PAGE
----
Alph, his brother Theo and their friends are wards of the Luminous Church, trained to protect the light and condemn the dark. The Church’s greatest foes are the Witches, but when Alph discovers that their new maid, Lucia, is a Witch, he is forced to re-evaluate his opinions of them. With the fate of the entire world hanging in the balance, Alph must choose carefully between the doctrine he has always been taught and the true motives of the Witches.
A hidden gem amidst the vast market of SRPGs and DS games, Luminous Arc may not be the most challenging of games, but it nonetheless makes for an enjoyable and well presented experience from start to finish. Players take on the role of aspiring knight Alph, a young man who goes from fighting minor monsters to commanding a team of witches and warriors on a quest to save the world. It’s all very straightforward, but thanks to some attractive character designs and a pervading aura of simple charm, Luminous Arc manages to be than just one more nameless face in the crowd.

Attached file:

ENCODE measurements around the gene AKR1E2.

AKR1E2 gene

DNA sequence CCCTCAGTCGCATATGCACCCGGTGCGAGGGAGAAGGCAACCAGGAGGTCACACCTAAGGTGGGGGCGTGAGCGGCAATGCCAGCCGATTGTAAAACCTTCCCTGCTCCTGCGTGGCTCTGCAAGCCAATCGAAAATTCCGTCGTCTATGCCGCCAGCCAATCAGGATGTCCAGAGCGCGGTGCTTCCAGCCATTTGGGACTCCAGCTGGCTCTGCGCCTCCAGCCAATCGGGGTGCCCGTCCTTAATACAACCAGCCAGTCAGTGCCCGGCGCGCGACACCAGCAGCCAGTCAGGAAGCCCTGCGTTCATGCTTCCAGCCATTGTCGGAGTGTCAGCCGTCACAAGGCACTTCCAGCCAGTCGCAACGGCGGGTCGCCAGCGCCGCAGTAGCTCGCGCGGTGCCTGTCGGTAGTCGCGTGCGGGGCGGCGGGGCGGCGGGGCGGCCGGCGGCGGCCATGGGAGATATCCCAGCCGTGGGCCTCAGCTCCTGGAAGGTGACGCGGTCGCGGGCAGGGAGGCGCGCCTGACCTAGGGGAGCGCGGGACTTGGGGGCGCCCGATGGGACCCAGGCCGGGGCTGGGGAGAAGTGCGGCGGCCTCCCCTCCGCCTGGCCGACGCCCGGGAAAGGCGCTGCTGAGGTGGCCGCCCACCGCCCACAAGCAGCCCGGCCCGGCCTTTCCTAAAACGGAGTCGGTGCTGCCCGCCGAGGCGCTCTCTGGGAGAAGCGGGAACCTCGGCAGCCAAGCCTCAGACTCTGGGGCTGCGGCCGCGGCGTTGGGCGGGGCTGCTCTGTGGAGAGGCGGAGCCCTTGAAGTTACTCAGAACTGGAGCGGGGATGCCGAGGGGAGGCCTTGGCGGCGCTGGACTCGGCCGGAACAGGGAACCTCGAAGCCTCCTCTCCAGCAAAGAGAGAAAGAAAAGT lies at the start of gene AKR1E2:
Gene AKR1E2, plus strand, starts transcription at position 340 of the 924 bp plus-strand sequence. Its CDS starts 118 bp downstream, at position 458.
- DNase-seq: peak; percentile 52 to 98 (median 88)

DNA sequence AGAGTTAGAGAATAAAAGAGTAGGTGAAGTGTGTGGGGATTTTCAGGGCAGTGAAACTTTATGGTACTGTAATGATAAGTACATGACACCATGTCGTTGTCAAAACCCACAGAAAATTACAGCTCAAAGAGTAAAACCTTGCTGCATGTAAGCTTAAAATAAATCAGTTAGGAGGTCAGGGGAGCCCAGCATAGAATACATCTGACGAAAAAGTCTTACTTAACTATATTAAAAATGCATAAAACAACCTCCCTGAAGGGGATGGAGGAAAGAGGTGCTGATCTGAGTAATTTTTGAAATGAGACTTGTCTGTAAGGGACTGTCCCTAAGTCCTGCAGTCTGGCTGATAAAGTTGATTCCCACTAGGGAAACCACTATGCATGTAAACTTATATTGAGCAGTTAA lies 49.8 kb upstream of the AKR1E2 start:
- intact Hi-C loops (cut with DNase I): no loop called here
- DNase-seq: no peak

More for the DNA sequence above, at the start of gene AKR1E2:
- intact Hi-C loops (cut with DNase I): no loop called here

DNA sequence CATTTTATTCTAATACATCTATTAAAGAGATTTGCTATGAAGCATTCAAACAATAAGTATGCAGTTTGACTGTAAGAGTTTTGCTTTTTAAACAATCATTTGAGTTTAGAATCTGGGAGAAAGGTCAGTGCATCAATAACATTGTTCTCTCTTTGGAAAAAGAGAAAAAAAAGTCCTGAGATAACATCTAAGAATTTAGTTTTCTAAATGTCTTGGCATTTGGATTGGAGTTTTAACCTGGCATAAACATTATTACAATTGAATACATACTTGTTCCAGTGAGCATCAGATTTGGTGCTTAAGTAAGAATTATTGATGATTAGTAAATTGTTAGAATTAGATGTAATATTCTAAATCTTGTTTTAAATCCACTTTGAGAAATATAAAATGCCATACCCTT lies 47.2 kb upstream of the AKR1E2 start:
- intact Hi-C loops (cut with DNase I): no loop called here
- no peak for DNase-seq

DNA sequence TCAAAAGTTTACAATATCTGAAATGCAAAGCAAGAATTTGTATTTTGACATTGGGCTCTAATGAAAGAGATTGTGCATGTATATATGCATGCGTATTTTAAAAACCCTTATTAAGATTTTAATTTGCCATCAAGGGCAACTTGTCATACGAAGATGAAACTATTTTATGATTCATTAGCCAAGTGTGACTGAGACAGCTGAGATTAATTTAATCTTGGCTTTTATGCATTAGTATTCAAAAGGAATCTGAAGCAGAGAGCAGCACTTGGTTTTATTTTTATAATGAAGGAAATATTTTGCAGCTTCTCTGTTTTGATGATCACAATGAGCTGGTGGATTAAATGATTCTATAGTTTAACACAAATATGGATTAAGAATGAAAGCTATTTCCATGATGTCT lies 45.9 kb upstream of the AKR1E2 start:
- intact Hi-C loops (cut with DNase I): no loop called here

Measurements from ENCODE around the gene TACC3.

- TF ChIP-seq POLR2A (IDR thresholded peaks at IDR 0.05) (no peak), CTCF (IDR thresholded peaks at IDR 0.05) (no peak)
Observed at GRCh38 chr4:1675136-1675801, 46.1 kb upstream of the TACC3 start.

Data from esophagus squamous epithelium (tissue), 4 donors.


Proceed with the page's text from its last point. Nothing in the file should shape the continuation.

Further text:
The Luminous Church versus the evil Witches
A fusion of SRPG and visual novel, Luminous Arc takes place over twenty-five or so chapters, each consisting of framing dialogues and a few battles. It’s largely a safe and on-the-rails experience which keeps you where it wants you- but whilst the game rarely presents any real challenge to the seasoned gamer, it’s still a lot of fun.
Battles take place on the familiar SRPG grid, with characters taking turns according to their speed. The battle system largely remains on solid, well trodden ground- there’s the usual range of magic and melee attacks, with terrain, position relative to the enemy and elemental attributes all contributing to the effectiveness of your warriors. Each action that you take naturally earns EXP, and since it only takes 100EXP to level up, it’s rarely necessary to grinding. Characters are also healed to maximum HP/MP each time they level up, which means you never really need to worry about playing cautiously and conserving your resources.